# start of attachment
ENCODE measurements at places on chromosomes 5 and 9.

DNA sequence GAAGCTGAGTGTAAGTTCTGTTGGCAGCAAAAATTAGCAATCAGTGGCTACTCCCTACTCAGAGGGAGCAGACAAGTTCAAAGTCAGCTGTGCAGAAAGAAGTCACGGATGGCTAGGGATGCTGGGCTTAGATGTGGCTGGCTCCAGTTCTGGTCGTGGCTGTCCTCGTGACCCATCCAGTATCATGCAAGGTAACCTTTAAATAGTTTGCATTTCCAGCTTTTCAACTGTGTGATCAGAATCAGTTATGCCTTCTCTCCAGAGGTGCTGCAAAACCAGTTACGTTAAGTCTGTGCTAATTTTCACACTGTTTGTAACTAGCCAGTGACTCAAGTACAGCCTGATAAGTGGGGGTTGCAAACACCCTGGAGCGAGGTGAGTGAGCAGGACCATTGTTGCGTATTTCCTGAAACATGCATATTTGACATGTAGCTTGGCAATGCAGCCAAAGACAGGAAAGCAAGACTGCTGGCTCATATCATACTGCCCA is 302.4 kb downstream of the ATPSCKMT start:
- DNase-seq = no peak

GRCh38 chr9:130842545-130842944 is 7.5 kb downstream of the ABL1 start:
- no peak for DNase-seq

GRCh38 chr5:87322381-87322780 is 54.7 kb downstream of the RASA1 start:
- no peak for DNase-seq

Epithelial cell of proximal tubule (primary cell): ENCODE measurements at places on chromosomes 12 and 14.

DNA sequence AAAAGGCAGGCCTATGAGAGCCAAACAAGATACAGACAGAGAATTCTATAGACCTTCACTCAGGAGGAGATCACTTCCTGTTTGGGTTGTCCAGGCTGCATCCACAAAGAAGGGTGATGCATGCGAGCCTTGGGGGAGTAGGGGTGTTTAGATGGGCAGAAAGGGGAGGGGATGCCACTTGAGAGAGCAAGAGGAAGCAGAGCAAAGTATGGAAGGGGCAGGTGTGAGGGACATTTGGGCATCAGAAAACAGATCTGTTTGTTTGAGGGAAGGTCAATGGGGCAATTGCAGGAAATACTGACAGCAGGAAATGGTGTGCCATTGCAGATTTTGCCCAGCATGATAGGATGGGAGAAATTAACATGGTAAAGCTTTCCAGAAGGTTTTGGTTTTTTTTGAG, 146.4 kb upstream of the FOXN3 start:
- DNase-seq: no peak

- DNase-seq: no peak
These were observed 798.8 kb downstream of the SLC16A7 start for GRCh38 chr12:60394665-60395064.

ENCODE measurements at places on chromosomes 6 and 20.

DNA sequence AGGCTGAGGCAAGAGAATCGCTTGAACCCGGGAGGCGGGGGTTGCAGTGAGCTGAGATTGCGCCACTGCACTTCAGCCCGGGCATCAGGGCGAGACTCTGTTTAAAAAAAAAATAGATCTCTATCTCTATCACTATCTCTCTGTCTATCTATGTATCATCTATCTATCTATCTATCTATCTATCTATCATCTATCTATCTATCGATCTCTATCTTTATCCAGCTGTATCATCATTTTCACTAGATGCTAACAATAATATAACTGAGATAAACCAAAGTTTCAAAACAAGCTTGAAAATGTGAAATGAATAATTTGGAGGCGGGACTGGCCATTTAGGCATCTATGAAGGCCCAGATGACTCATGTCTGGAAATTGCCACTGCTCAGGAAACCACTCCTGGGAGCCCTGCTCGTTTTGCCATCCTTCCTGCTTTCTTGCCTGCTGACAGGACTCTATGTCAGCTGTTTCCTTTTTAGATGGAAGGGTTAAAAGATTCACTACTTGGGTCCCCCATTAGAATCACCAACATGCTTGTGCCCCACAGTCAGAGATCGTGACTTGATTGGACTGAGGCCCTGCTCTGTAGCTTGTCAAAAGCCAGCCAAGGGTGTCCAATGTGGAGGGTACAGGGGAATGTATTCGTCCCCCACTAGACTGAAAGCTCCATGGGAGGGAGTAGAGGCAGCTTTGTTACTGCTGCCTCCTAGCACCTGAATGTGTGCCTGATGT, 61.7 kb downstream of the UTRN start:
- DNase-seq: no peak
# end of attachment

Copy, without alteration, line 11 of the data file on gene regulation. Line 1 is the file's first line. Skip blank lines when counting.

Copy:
- DNase-seq: no peak